Report of the 2nd International Dialogue Meeting on Pulse Fisheries, 20 January 2017
This document is a report of the Second International Pulse Stakeholder Dialogue meeting hosted by the Dutch Ministry of Economic Affairs in Amsterdam on 20 January 2017. The report contains the minutes of the plenary and open sessions. The people listed as authors of the report have made these minutes. Hence, this document does not have the status of a research report.
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Participation and reporting was performed within the Policy Support Research programme (Beleidsondersteunend Onderzoek), theme ‘Sustainable fisheries -Pulse fisheries and landing obligation' of the Ministry. The dialogue meeting on pulse fisheries was organised in the context of the Dutch Ministry of Economic Affairs approach to engage in a more transparent and inclusive process concerning the benefits, questions and concerns about the development of pulse fisheries. Since the first international dialogue meeting in 2015, a multi-annual research programme into the impacts of flatfish pulse fishing has started. An International Science Advisory Committee (ISAC) has been established to examine the research process and the quality of science produced (peer review) and assist the scientists involved and the government to identify where gaps exists and address these in innovative ways. In addition, steps have been taken in relation to control and enforcement. Over 80 participants from 8 different countries attended the dialogue meeting. They represented government bodies, political parties, fishers, processors and traders, NGOs, standards holders and scientists. Discussions were held under Chatham House Rules and so is this report. During the meeting four parallel breakout sessions where held:
- Into the working of pulse fishing – transition beam/pulse and scale models (section 2.2.1)
- Setting the scene – research in hindsight and forecast (section 2.2.2)
- Control & Enforcement – lessons learnt and developments (section 2.2.3)
- Elaboration – Scope and regionalisation within EU – broader scope (section 2.2.4)
Key points, identified by ISAC
From the break out groups and plenary discussions, ISAC identified the following key points:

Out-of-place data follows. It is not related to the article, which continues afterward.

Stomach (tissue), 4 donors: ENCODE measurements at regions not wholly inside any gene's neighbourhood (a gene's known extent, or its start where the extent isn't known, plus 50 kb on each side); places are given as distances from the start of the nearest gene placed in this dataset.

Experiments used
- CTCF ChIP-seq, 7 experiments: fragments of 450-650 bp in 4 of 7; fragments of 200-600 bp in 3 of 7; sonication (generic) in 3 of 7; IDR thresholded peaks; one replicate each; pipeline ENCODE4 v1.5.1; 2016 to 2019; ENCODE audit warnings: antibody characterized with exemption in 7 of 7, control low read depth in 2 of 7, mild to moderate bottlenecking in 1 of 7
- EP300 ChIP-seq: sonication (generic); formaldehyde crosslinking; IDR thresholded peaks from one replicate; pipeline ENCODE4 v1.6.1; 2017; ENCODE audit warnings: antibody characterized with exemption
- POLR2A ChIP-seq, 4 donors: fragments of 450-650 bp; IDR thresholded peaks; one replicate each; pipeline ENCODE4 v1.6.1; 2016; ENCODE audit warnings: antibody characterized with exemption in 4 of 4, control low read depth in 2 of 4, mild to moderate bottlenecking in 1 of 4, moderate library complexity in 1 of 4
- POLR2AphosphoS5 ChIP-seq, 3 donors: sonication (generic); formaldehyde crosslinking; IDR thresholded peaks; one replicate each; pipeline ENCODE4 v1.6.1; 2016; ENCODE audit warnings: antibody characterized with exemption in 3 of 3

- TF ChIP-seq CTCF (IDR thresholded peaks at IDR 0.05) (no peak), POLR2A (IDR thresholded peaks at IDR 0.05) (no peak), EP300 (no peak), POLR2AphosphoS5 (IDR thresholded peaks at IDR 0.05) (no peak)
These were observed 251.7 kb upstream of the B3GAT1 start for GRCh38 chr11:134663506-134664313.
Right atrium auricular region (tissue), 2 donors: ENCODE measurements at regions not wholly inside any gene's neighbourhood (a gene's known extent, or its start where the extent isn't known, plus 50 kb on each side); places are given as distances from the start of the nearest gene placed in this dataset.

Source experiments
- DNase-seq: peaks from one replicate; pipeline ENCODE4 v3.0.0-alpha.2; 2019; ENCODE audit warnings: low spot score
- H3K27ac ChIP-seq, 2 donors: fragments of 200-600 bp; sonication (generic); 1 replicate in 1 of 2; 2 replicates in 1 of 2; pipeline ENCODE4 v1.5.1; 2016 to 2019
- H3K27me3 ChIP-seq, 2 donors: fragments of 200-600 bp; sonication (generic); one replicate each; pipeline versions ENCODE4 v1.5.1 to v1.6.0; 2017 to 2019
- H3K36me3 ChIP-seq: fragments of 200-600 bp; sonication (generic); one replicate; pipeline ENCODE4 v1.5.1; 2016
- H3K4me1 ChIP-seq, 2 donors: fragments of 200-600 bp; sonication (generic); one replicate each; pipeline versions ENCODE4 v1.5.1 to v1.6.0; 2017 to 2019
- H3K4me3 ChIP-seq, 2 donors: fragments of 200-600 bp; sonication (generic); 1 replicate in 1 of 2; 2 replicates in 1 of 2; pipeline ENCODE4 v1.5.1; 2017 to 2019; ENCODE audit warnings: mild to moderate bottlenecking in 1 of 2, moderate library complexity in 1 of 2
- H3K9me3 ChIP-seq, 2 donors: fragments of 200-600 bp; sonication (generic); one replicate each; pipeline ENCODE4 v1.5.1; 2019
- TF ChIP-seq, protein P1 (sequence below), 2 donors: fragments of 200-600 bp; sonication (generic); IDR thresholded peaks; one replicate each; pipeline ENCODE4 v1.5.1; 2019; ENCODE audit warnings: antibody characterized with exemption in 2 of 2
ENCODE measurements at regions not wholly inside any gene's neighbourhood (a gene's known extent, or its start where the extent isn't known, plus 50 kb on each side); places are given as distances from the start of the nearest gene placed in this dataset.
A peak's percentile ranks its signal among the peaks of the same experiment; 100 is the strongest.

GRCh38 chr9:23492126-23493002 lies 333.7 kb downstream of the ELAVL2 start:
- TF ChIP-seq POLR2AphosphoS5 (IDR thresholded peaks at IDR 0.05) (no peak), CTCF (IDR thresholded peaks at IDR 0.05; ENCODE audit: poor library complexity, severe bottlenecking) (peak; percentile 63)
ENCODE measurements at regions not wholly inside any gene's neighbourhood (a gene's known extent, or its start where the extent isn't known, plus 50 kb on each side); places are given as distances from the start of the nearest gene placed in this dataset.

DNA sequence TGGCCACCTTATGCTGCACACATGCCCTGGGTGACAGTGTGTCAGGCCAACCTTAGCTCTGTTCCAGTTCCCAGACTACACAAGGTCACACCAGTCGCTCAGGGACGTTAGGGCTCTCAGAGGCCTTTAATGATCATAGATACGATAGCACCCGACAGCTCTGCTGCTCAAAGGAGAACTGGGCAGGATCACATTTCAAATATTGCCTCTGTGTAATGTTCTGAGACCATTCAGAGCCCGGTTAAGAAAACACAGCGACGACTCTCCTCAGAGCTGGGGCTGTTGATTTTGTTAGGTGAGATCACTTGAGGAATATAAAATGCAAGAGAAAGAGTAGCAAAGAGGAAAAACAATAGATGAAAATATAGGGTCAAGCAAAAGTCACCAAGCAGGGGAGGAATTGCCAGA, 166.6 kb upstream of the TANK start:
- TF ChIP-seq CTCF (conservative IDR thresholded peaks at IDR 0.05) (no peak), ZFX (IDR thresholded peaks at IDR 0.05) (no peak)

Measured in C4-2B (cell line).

- A key question is when the scientific evidence is enough to move forward. Another workshop with a cross-section of people may be needed to address this question.
- What level of uncertainty and risk are we prepared to accept? It is important to ensure that legislation is flexible enough so that regulations can be undone when one gets it wrong.
- The way pulse fishing currently takes place in the Netherlands is a large experiment with a large fleet. It is important that scientists use this situation to maximise the opportunities the commercial fleet offers in collecting data.
- There is the issue of control and enforcement. The control and enforcement team seems comfortable they can deal with it, but there will always be an arms race. This question is whether this can be prevented and one can be confident about this.
- Innovation in the future should be possible. If the limits of the gears are set too hard, then this should not hamper further innovation and improvements.
- In relation to the question of animal welfare, it is important that the research informs the debate on how many fish are subjected to injury relative to fish that would die anyway, so that it is put in perspective.
- One has to be careful how to translate the science. For example, there is a question on whether or not pulse trawling drives fish away; fishing with a mechanical bottom-trawl, will cause mortality of benthos which increases food availability for fish. There is a point where science stops and politics comes in. What people see depends on their perspective and how they translate it.
- The Dutch industry wants to be innovative. It would be useful if the European Commission would develop a manual or guidelines about the type of information that needs to be collected. Without a protocol it is difficult to make an agreed decision.